Wow, I can’t believe it’s been 5 years! I started this food blog during our 2nd year in Beijing. Funny how time flies.
Last year, while we talked about our comfort food I also gave away some goodies to my readers. I planned to do the same this year but things got in the way and wasn’t able to prep for it. But you know how grateful I am to all of you who come and visit, not to mention I was in hiatus for about a couple of months. I can’t find any other way to say thank you even though keeping track of what I cook was my only intention when I started this blog. (Boo.) Para bang kumuha ng lapis at papel, online lang, para huwag makalimot.
My yearly routine is to share a compilation of selected dishes I published for the year. While working on it, I noticed a plugin that shows this blog’s top 10 posts. Very interesting. I remember when I first installed it the top posts kept changing for at least a year. After a while, the list became consistent with the dishes below. I have no idea why but these are the most popular ones, probably the most goggled amongst my posts.
The first on the list is my recipe page. Not surprising as one who enters this site would probably wanna check out the rest of the recipes. I do the same whenever I go to a food blog. I regularly update this page and check if there are any broken links.
Now the top 5 (and this is not American Idol):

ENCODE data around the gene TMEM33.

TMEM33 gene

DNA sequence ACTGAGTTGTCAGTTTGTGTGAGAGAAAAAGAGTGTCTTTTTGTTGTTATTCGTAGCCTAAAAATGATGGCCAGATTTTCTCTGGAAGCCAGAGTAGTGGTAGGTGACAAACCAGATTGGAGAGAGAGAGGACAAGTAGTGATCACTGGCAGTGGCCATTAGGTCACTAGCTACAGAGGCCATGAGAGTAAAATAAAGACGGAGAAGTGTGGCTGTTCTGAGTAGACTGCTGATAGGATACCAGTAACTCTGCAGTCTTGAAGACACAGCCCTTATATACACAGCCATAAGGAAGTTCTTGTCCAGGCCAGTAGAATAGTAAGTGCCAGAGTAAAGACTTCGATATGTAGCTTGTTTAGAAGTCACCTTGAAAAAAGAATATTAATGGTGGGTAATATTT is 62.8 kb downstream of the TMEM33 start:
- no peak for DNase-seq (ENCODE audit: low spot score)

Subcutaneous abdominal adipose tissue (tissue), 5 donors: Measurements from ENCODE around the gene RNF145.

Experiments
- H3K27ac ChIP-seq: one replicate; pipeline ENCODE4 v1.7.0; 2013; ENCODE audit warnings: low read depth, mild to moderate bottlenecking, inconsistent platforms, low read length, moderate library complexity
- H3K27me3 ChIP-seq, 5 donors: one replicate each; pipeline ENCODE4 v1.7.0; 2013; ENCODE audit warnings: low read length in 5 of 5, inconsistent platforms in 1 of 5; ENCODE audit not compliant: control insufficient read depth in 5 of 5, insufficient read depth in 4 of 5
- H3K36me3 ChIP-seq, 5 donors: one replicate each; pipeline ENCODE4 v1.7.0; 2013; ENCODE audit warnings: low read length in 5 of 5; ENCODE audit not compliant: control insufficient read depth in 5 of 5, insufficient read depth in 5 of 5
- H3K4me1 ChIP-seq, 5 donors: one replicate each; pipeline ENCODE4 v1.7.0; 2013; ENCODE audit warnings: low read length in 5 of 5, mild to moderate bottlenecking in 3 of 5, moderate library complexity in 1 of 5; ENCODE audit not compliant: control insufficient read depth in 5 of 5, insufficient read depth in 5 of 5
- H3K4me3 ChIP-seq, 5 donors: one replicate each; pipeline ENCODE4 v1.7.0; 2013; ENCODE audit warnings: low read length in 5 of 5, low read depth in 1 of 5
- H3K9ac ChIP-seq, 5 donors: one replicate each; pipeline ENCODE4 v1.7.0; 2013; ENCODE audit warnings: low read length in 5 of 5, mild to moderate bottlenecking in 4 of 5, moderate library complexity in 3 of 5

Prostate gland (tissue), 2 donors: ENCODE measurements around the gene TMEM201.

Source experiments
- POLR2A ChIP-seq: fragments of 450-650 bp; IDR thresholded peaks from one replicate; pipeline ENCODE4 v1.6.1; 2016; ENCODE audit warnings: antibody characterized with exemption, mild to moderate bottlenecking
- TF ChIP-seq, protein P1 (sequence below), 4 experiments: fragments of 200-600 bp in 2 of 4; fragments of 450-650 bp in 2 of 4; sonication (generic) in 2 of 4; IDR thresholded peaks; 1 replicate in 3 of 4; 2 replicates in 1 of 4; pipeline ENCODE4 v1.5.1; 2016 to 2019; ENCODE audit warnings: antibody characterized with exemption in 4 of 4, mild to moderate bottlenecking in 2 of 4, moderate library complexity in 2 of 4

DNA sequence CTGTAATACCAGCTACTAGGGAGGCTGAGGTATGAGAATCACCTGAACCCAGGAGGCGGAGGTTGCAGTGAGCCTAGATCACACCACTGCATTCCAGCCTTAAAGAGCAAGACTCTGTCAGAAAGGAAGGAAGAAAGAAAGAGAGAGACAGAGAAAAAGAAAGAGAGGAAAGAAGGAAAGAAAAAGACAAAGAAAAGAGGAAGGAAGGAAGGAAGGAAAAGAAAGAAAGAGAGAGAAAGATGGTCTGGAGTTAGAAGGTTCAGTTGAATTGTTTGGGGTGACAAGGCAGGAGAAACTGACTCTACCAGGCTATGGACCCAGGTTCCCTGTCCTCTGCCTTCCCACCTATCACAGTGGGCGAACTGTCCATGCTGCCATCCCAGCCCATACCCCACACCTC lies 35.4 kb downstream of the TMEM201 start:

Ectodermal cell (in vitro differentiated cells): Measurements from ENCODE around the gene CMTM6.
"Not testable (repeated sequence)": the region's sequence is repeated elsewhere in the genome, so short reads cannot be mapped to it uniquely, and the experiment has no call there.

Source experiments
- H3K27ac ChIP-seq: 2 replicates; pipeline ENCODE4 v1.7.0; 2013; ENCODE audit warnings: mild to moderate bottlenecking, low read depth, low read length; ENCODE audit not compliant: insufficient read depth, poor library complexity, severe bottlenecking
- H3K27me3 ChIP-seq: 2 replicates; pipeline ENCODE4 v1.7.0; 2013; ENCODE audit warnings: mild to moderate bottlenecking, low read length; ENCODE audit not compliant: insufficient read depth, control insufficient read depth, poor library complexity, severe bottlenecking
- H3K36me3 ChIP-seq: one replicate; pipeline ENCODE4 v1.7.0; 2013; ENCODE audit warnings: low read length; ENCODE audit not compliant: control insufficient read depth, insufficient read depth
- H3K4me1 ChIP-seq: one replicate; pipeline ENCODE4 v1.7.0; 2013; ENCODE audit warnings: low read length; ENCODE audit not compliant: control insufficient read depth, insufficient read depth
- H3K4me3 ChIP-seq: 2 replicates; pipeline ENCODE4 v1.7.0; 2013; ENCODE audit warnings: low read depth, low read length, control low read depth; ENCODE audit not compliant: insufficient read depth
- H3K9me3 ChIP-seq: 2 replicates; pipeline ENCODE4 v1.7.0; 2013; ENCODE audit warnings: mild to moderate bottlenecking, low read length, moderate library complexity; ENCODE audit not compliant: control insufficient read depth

There are 2 recipes in this post – giniling guisado (sometimes called picadillo) and a recycled version with aubergine to make an omelet. I am not quite sure which one attracts the readers. The recycled food twist? Maybe, but I bet it’s giniling guisado, a popular turo-turo dish. In fact, I learned it myself when my parents operated one ages ago. I could probably cook the dish with my eyes closed.
Yup, chitterlings or pig intestines. Offal food gets top notice. Intriguing is what make viewers come to this page. Filipino drinkers love for pulutan? Or some people’s utter disgust of it? I’ve read a blog about strong dislike for offal food and particularly cite this post for ewwness. Think about the balut Fear Factor thingy. I’d say, inuman na lang tayo!
How to Cook Adobo? Lemme Count the Ways…
Not surprising. No, not at all. I have never met anyone who doesn’t like adobo. Kahit isang beses man lang siguro sa buhay nila ay nagustuhan nila ito. Even non-pinoys love this strong-flavored, garlicky dish. I’ve served it to Europeans, Chinese, Koreans, Kiwis, who else? They all love it. (This post has links to different kinds of adobo.)
Ginataang Kalabasa at Sitaw
Top veggie recipe. Isn’t it great? A very easy, quick dish yet delicious, satisfying and healthy. We love ginataang gulay – one of the reasons why my pantry is never without a can of coconut milk. And you can use almost any vegetable combination you like.
Sinaing na Tulingan (& Tulingan Pasta)
Ahh, soul food to me that reminds me of home and warm memories of family dinners. Maasim, maalat, madaming kanin, eating with your hands. And I am quite sure there are lots of people out there, Batanguenos in particular, who want to re-create this dish. A recycled tulingan recipe included in this post – tulingan pasta.